It’s not complicated to add ingredients to food. For example, a bag of potato chips with “50% more salt” won’t cause much astonishment. On the other hand, foods and beverages that remove naturally occurring ingredients amaze me. Take decaffeinated coffee — how in the world do they do it? I downed a double espresso with a twist of lemon and set out to find out.
The short answer: Hot water and lots of it. A column from LBC.co.uk explains that when coffee is soaked or steamed, the caffeine goes into the hot water. However, a lot of the flavors also get removed. To get the flavors back, “the water is then returned to the beans for reabsorption of flavors and oils.” The caffeine stays out, but the flavor comes back. Weird.
The site GoAskAlice goes into more detail, but keeps it easy to understand. Apparently, there are several methods for removing the caffeine from coffee. Some are more chemical than others, but all end with the same results — a pleasantly bitter beverage that won’t you keep awake at night.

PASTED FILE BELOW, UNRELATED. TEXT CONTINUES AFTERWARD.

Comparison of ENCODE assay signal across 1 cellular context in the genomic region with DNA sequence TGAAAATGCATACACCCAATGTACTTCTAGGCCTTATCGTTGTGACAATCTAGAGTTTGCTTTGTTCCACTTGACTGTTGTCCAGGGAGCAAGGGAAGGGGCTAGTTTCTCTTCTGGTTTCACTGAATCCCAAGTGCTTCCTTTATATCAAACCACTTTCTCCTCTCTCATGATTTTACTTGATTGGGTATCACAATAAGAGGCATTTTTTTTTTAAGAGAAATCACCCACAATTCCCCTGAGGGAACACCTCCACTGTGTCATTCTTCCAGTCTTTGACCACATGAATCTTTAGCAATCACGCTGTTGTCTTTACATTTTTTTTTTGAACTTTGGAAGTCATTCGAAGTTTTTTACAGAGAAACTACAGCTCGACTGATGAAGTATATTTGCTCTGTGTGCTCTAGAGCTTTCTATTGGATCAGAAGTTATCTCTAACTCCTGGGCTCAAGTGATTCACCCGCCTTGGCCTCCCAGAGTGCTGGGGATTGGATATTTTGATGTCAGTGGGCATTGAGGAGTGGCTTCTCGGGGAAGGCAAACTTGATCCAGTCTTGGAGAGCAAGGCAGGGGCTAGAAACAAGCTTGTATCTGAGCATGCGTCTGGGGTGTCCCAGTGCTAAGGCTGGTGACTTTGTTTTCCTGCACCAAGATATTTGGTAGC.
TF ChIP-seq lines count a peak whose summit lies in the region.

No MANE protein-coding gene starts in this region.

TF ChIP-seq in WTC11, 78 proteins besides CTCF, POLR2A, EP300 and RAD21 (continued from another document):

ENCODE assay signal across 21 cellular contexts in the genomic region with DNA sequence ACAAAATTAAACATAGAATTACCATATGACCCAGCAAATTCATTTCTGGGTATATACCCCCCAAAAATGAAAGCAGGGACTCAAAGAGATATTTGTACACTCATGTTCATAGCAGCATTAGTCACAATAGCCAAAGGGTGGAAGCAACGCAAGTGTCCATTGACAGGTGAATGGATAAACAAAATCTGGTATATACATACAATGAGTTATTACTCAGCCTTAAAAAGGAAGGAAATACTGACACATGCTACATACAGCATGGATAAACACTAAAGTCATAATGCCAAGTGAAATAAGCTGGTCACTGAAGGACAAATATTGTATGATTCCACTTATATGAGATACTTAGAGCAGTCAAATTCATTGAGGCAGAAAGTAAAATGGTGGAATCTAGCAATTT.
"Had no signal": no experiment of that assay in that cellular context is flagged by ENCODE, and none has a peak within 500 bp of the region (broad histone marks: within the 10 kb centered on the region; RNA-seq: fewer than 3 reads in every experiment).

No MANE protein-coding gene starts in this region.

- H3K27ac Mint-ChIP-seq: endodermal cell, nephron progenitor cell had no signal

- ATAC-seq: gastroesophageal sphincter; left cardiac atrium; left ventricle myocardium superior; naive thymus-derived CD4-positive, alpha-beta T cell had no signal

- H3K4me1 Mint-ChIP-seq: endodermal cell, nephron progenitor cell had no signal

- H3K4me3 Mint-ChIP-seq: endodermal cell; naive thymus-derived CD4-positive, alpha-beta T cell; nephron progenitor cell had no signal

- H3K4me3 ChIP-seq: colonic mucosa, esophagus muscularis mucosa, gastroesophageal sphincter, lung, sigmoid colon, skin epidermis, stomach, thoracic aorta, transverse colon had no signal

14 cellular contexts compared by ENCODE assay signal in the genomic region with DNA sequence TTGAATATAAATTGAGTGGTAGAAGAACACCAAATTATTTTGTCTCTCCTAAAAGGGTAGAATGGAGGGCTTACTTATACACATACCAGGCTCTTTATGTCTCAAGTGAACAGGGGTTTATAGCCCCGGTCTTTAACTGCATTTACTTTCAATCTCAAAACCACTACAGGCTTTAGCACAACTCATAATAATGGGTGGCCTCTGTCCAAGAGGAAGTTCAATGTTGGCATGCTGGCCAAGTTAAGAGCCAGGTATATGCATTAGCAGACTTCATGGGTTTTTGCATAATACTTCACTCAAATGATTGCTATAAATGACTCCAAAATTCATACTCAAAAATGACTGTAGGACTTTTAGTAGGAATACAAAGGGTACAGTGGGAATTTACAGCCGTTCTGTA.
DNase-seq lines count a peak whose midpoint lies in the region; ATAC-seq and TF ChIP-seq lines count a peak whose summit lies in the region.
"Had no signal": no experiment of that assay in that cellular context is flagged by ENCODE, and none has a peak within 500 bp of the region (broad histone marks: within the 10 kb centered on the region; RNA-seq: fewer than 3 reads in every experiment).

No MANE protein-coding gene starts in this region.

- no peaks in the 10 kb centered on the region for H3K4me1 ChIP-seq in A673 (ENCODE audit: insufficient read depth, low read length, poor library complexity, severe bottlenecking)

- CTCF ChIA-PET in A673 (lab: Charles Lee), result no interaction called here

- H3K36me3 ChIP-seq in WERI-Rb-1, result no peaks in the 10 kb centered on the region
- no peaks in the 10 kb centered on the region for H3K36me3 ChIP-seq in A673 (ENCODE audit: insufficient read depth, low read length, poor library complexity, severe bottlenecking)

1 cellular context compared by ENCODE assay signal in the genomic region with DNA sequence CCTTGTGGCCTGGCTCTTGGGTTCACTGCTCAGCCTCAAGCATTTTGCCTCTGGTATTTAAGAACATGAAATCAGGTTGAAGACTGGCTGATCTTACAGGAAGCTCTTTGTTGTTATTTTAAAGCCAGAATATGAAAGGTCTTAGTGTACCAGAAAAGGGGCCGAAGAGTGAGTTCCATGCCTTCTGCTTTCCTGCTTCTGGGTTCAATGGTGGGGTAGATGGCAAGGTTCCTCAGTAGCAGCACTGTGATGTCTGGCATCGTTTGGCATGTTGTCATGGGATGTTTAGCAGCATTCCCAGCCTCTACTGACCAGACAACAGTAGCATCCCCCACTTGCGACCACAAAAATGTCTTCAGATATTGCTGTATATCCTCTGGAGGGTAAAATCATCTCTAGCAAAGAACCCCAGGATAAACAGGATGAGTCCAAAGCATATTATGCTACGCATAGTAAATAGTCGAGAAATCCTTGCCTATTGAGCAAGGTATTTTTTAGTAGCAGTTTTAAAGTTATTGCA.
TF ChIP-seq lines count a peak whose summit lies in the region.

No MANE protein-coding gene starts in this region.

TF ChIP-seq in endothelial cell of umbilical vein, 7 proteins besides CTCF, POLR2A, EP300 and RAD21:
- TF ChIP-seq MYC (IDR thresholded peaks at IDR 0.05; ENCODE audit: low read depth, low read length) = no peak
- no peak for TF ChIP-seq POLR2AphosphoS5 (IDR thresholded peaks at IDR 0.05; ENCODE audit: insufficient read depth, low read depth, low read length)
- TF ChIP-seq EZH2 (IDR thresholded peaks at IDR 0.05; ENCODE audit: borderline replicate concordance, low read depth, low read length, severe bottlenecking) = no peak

Interestingly, just because a cup of coffee is classified as “decaf,” that doesn’t mean it’s 100% caffeine free. In order to be called decaffeinated, the coffee has to have caffeine levels of 2.5% or less. Anything more, and the coffee can’t legally be classified as decaf.
Wikipedia details all the various methods one can use to get the caffeine out of coffee, and also notes that “the first commercially successful decaffeination process” was invented by Ludwig Roselius and Karl Wimmer in 1903.” The pair used brine and benzene to remove the caffeine. According to About.com, the process may have been discovered by accident. Kind of like Post-It Notes and penicillin.
Personally, while I love coffee, I’m hardly a connoisseur. Do you guys know how to tell the good stuff from the bad? Is it like wine tasting or do you think all coffee tastes the same? Please leave a comment with your advice below.
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